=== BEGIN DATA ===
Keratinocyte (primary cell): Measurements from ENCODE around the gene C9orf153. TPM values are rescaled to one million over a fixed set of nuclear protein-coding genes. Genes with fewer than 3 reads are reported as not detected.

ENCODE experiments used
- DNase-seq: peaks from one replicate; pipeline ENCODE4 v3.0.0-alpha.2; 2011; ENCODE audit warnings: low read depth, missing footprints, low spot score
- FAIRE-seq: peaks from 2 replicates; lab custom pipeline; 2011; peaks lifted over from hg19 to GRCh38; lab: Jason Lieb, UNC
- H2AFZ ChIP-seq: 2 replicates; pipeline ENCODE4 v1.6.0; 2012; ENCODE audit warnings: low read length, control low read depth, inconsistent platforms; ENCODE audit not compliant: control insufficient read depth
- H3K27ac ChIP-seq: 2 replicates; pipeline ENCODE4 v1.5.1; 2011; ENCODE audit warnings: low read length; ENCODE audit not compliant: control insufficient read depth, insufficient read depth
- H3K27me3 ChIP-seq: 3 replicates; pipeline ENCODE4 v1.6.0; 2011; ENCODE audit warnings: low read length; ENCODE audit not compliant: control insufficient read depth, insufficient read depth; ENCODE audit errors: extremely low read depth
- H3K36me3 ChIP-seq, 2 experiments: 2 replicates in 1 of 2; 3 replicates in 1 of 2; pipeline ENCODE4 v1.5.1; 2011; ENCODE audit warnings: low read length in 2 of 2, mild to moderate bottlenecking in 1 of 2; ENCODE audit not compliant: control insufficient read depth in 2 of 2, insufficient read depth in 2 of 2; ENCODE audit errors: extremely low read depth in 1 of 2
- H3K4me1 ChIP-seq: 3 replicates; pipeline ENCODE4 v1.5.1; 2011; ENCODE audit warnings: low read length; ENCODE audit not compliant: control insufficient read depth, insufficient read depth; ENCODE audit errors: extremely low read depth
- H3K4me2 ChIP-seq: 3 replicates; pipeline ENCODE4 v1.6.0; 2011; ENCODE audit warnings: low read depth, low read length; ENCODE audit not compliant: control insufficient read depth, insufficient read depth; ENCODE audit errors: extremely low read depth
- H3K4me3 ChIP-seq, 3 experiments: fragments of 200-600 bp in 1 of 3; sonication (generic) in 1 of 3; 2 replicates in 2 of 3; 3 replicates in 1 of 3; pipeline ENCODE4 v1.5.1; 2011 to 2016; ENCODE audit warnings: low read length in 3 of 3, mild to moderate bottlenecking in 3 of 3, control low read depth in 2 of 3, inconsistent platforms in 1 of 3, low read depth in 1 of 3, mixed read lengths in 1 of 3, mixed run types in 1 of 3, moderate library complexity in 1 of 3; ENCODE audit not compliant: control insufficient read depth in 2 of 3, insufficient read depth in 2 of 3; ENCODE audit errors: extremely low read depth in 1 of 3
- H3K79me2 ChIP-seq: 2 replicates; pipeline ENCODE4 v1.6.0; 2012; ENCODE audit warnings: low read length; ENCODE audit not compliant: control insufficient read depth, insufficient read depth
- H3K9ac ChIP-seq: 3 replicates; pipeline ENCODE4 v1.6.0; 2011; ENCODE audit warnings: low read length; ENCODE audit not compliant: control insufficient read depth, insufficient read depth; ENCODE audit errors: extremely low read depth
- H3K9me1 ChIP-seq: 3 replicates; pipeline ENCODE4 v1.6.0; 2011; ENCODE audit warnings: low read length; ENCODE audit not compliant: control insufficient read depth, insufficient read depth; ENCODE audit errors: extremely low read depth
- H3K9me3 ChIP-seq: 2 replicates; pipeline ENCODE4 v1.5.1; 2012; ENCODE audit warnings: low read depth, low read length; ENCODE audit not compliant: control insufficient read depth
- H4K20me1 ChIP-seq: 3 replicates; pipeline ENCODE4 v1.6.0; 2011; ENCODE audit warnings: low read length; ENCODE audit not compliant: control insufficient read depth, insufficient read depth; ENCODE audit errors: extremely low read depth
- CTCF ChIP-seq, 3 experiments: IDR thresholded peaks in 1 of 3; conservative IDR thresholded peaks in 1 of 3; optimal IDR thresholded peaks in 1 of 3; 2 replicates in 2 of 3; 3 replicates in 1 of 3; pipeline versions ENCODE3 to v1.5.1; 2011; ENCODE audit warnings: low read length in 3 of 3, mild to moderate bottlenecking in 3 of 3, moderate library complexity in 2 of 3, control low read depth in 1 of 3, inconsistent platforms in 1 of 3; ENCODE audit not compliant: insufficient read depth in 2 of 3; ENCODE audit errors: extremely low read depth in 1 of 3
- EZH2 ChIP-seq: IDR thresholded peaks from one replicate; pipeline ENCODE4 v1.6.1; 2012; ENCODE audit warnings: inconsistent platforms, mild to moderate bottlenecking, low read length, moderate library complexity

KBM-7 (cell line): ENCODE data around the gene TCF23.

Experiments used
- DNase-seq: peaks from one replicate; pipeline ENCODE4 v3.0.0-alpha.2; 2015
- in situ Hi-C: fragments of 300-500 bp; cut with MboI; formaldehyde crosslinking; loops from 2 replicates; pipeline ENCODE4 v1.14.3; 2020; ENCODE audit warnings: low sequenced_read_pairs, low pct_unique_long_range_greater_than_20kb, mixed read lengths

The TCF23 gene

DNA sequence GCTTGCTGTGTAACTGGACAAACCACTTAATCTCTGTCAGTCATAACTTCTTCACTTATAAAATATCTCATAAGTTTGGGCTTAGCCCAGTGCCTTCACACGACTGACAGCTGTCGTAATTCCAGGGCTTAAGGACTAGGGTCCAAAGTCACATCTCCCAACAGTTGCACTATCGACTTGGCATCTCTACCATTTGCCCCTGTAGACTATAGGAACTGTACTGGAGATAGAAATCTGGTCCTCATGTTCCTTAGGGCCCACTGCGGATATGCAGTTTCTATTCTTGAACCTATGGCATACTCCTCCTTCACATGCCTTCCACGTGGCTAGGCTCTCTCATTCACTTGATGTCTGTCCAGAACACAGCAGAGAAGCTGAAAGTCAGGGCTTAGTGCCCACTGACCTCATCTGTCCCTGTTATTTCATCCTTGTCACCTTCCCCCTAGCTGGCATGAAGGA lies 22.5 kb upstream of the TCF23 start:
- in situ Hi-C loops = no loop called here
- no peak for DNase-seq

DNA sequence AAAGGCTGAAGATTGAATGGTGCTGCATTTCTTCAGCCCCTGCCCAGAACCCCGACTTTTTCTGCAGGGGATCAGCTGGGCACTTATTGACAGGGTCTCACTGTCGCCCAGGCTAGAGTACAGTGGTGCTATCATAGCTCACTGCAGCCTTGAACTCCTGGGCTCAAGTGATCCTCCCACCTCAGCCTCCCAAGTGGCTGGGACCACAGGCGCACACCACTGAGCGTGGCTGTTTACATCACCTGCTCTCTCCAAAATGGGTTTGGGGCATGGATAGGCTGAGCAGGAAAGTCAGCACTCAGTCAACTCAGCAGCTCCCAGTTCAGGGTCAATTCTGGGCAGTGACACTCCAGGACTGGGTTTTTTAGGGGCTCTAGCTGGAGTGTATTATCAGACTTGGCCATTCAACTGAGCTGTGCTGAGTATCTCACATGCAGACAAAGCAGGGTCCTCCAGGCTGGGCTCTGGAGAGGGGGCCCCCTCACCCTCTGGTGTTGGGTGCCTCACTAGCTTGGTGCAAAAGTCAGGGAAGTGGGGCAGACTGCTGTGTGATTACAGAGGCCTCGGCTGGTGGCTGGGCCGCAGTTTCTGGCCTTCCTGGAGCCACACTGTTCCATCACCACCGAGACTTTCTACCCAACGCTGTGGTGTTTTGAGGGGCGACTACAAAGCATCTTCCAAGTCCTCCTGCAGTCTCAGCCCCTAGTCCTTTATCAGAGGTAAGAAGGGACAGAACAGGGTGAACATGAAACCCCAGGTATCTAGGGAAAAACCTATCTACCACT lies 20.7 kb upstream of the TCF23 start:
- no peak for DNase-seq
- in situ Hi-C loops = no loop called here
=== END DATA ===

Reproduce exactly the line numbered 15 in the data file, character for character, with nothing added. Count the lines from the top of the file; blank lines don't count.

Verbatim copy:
- H3K9me3 ChIP-seq: 2 replicates; pipeline ENCODE4 v1.5.1; 2012; ENCODE audit warnings: low read depth, low read length; ENCODE audit not compliant: control insufficient read depth